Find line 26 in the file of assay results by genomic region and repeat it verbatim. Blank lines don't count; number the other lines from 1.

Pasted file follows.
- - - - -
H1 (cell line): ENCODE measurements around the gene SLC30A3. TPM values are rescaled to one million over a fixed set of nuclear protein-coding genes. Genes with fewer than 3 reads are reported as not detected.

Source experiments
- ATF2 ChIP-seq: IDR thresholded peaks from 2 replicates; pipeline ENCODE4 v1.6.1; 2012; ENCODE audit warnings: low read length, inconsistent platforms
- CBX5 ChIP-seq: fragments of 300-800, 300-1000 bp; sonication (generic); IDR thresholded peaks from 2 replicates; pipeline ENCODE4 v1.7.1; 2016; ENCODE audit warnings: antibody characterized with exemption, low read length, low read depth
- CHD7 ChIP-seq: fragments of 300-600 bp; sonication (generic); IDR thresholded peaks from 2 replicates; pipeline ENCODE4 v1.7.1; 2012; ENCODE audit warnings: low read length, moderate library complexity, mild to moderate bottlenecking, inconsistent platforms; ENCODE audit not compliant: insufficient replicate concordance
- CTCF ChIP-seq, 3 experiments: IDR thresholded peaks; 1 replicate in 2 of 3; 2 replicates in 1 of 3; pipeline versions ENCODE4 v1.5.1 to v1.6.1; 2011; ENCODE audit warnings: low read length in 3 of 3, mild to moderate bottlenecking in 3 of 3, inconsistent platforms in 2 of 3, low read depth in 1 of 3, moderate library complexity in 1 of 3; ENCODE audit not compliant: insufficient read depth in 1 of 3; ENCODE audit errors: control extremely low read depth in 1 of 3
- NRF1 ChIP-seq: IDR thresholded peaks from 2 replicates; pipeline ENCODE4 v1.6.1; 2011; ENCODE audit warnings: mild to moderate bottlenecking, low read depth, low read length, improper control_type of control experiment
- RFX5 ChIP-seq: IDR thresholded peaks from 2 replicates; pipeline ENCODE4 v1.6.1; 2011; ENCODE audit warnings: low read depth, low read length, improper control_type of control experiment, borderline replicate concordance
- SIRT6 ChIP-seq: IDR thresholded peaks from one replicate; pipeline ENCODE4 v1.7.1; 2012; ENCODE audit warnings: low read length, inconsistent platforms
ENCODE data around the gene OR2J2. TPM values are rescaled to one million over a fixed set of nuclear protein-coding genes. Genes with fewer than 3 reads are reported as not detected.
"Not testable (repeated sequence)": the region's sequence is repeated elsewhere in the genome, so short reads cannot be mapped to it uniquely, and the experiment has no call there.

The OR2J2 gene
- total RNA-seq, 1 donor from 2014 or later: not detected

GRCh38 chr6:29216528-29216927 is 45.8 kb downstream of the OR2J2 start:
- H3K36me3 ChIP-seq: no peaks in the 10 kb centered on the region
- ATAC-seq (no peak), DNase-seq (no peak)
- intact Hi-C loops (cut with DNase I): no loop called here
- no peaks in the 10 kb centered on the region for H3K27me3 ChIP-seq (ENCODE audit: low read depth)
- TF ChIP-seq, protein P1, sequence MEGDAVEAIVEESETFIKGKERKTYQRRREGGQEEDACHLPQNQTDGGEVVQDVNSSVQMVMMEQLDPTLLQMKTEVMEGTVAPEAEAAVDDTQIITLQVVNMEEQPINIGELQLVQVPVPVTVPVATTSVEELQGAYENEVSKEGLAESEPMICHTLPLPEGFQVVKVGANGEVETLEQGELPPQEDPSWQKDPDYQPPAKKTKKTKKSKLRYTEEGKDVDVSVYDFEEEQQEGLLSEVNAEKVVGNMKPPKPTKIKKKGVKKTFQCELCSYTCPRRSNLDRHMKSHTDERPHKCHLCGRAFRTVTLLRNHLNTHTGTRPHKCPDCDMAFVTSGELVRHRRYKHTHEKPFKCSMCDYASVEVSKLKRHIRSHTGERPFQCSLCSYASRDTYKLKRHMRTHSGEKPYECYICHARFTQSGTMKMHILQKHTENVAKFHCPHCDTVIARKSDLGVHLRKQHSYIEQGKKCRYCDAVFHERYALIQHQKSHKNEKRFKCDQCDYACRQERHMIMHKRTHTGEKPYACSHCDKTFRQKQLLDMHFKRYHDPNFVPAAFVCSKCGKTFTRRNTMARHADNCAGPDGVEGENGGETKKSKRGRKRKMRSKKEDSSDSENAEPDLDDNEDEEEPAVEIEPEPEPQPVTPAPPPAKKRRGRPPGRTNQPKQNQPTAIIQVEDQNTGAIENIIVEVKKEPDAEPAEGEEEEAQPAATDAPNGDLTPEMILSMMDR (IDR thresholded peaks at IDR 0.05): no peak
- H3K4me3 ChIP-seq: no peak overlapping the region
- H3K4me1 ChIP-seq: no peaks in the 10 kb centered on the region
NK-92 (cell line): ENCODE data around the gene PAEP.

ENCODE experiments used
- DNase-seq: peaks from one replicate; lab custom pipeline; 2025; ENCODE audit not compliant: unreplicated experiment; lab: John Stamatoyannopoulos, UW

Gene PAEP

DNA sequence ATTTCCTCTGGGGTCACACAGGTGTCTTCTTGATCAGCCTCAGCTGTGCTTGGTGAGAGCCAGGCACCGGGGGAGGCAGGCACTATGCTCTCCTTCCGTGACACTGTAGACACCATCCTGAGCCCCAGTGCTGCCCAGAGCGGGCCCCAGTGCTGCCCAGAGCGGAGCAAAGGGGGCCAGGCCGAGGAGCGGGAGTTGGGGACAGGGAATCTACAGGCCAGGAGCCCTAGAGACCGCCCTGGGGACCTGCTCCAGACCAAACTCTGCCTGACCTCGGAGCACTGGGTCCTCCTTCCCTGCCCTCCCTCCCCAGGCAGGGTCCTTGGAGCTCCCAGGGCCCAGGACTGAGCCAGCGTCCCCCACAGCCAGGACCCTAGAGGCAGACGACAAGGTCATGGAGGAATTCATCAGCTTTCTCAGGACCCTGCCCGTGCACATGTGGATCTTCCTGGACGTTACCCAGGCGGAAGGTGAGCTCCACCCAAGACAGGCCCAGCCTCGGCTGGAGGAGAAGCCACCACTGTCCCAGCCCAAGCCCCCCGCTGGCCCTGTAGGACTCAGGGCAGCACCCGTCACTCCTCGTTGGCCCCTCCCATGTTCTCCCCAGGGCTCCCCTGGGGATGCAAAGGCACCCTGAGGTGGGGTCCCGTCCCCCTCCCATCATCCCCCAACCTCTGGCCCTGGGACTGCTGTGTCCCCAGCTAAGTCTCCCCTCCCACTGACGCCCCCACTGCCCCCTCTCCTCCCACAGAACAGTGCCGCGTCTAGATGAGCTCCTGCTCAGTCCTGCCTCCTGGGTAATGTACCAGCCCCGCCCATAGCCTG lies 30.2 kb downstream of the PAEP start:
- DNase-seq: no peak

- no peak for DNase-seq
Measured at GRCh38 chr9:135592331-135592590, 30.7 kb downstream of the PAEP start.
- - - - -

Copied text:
DNA sequence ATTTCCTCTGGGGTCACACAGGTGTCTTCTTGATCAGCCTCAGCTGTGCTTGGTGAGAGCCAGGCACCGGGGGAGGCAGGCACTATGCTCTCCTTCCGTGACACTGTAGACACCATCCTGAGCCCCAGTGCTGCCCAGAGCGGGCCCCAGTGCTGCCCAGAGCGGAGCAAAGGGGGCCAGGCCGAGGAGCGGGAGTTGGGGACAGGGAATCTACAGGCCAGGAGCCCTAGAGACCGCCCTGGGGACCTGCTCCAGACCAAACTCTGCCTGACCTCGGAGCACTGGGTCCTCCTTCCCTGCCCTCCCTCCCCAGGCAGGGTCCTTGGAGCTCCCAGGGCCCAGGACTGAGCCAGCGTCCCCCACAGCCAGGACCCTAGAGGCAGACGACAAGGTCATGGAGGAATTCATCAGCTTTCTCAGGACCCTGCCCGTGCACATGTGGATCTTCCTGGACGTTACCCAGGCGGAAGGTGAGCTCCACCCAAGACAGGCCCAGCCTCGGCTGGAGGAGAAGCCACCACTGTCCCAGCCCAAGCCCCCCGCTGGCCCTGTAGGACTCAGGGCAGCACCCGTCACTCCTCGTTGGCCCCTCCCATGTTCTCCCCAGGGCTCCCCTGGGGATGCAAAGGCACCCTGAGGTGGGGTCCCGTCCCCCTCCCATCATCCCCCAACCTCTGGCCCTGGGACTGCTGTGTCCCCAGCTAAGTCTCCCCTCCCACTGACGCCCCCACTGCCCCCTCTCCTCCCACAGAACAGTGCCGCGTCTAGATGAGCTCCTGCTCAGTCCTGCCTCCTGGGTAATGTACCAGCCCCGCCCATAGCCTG lies 30.2 kb downstream of the PAEP start: